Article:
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Business Resources

IUP Library electronic and print resources to support research in business and related subjects.

Company Information Databases

Off-Campus Access

When you visit paid-for library resources from an off-campus location, before you are taken to the resource itself you will be asked to authenticate as an IUP student, faculty member, or staff member. For our databases, the authentication tool we use is Keystone Library Network (KLN) PASS.

When you click on the database title, you will be taken to the KLN PASS page. In the block on the left, where it asks for library barcode or ID, enter the 16-digit number on your I-Card and then your last name. The system will check you against our patron database and, if you are a valid user, pass you through to the database you want. If you are unable to authenticate, please contact the Reference Desk or Circulation Desk (see the contact page for details) for further assistance.

SIC and NAICS Codes

When searching industry information, it is often helpful to have the SIC or NAICS codes for your industry. SIC (Standard Industrial Classification) and NAICS (North American Industry Classification System) are standard numbering systems for identifying the industry affiliation of individual companies.  The heirarchical structure of both numbering systems allows for searching broad industry groups as well as specific industry segments. While the SIC system is still widely in use, it is being gradually replaced by NAICS.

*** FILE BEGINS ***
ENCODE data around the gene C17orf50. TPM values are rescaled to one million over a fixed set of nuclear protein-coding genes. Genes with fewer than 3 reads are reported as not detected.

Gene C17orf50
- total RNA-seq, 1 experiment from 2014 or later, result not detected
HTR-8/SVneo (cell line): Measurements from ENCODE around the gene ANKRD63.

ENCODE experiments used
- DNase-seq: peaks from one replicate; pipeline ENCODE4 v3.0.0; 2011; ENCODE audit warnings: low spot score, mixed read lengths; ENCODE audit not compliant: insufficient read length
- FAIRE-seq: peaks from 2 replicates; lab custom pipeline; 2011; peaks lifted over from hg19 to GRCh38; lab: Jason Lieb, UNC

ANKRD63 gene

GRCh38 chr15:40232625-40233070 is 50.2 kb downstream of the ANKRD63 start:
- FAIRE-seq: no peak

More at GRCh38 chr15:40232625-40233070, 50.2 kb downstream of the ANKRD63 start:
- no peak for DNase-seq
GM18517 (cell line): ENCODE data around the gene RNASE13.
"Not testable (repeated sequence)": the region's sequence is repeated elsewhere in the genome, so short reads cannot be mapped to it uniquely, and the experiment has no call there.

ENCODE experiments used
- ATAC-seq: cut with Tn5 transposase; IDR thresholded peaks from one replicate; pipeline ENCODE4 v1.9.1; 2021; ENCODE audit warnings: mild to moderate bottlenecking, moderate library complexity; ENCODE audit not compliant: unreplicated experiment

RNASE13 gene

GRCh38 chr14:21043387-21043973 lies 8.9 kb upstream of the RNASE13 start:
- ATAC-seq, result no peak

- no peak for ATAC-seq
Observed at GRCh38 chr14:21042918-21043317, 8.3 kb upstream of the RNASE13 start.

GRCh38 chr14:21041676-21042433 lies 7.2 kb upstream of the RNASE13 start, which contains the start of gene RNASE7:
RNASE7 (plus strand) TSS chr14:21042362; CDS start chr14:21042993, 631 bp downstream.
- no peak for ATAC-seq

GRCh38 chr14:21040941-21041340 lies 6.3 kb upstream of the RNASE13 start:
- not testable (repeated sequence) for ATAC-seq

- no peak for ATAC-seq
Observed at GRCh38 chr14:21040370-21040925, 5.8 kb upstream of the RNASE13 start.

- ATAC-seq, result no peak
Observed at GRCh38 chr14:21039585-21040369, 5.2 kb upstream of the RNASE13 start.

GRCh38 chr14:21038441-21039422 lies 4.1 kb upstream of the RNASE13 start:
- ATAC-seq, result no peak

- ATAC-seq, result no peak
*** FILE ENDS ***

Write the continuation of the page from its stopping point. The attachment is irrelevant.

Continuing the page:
Printed code lists are found in the books Standard Industrial Classification Manual (call number [REF] HF1041.U613) and North American Industry Classfication System: United States, 2007 (call number [REF] HF 1042.N67 2007), available in the Reference Collection on the 1st floor of Stapleton Library. 

Look up NAICS Codes:

View SIC codes:

Public vs. Private

When searching for company information, one of the first things you should do is determine if the company is Public or Private.  Public companies (i.e. companies that issue stock that is publicly traded in the various stock exchanges) are required to make certain information available to potential investors.   As a result, it is usually easier to locate information (particularly financial information) about public companies.  Private companies (wholly-owned by individuals or families or have stock that is closely-held by a small number of investors) do not have the reporting requirements of public companies.  Consequently, finding or verifying information (particularly financial information) is much more difficult for these types of companies.

You should also determine if the company you are researching is an independent company or a subsidiary of another parent company.  Information on subsidiaries is often incorporated into the parent company and not reported separately.

One printed source to help determine if a company is public or private is LexisNexis Corporate Affiliations (formerly Directory of Corporate Affiliations) - Call Number [REF] HG 4057.A217 - kept at the Reference Desk in Stapleton Library.   The directory also lists subsidiary and parent companies.